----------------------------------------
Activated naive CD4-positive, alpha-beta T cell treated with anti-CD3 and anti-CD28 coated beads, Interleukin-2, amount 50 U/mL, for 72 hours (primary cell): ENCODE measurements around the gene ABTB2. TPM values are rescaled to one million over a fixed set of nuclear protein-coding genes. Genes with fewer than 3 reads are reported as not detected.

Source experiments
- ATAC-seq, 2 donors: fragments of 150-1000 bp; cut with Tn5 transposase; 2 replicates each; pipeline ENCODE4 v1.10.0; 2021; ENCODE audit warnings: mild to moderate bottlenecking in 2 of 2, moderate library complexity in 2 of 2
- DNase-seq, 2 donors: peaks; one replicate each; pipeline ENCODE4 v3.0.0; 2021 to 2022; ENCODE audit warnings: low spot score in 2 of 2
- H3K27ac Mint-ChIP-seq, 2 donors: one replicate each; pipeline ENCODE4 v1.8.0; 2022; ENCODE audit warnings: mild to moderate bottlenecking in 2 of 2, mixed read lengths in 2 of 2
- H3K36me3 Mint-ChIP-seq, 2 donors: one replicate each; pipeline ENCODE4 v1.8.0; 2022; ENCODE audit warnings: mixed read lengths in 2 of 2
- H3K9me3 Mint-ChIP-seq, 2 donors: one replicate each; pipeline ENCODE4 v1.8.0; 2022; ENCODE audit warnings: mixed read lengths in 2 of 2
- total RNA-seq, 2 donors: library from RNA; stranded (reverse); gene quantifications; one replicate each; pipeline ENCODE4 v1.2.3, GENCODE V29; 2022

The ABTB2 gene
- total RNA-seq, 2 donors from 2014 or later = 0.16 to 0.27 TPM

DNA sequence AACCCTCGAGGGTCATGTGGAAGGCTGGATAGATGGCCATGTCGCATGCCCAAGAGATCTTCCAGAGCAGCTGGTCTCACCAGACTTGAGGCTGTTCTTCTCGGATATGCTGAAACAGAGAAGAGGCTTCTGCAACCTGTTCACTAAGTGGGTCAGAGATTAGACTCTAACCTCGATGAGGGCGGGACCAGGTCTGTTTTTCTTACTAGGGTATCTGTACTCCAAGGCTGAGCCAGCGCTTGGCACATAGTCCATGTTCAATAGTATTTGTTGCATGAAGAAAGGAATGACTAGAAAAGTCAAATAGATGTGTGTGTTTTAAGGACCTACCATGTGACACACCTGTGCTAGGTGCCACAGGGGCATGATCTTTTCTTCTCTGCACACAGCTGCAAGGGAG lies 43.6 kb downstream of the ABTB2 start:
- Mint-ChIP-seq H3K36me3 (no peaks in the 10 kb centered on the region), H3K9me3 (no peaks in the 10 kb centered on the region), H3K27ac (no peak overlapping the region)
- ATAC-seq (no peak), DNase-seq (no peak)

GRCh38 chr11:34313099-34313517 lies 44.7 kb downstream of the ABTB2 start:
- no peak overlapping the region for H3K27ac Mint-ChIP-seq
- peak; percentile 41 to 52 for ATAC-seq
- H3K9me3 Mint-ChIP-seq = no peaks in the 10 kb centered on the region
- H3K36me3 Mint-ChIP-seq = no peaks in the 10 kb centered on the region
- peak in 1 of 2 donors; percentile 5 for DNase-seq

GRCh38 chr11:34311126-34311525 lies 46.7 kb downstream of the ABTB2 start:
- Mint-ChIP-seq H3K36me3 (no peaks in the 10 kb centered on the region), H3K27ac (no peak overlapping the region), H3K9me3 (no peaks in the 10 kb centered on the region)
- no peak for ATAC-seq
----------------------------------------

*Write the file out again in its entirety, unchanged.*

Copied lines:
Activated naive CD4-positive, alpha-beta T cell treated with anti-CD3 and anti-CD28 coated beads, Interleukin-2, amount 50 U/mL, for 72 hours (primary cell): ENCODE measurements around the gene ABTB2. TPM values are rescaled to one million over a fixed set of nuclear protein-coding genes. Genes with fewer than 3 reads are reported as not detected.

Source experiments
- ATAC-seq, 2 donors: fragments of 150-1000 bp; cut with Tn5 transposase; 2 replicates each; pipeline ENCODE4 v1.10.0; 2021; ENCODE audit warnings: mild to moderate bottlenecking in 2 of 2, moderate library complexity in 2 of 2
- DNase-seq, 2 donors: peaks; one replicate each; pipeline ENCODE4 v3.0.0; 2021 to 2022; ENCODE audit warnings: low spot score in 2 of 2
- H3K27ac Mint-ChIP-seq, 2 donors: one replicate each; pipeline ENCODE4 v1.8.0; 2022; ENCODE audit warnings: mild to moderate bottlenecking in 2 of 2, mixed read lengths in 2 of 2
- H3K36me3 Mint-ChIP-seq, 2 donors: one replicate each; pipeline ENCODE4 v1.8.0; 2022; ENCODE audit warnings: mixed read lengths in 2 of 2
- H3K9me3 Mint-ChIP-seq, 2 donors: one replicate each; pipeline ENCODE4 v1.8.0; 2022; ENCODE audit warnings: mixed read lengths in 2 of 2
- total RNA-seq, 2 donors: library from RNA; stranded (reverse); gene quantifications; one replicate each; pipeline ENCODE4 v1.2.3, GENCODE V29; 2022

The ABTB2 gene
- total RNA-seq, 2 donors from 2014 or later = 0.16 to 0.27 TPM

DNA sequence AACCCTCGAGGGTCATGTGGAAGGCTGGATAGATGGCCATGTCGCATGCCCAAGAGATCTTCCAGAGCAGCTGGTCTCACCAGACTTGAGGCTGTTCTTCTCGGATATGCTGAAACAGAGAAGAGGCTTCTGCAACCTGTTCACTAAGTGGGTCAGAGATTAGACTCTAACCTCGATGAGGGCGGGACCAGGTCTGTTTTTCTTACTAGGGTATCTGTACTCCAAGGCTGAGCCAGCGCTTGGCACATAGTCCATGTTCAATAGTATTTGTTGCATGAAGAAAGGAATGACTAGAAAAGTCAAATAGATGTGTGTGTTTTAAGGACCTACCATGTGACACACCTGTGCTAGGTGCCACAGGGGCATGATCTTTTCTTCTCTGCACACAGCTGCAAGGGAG lies 43.6 kb downstream of the ABTB2 start:
- Mint-ChIP-seq H3K36me3 (no peaks in the 10 kb centered on the region), H3K9me3 (no peaks in the 10 kb centered on the region), H3K27ac (no peak overlapping the region)
- ATAC-seq (no peak), DNase-seq (no peak)

GRCh38 chr11:34313099-34313517 lies 44.7 kb downstream of the ABTB2 start:
- no peak overlapping the region for H3K27ac Mint-ChIP-seq
- peak; percentile 41 to 52 for ATAC-seq
- H3K9me3 Mint-ChIP-seq = no peaks in the 10 kb centered on the region
- H3K36me3 Mint-ChIP-seq = no peaks in the 10 kb centered on the region
- peak in 1 of 2 donors; percentile 5 for DNase-seq

GRCh38 chr11:34311126-34311525 lies 46.7 kb downstream of the ABTB2 start:
- Mint-ChIP-seq H3K36me3 (no peaks in the 10 kb centered on the region), H3K27ac (no peak overlapping the region), H3K9me3 (no peaks in the 10 kb centered on the region)
- no peak for ATAC-seq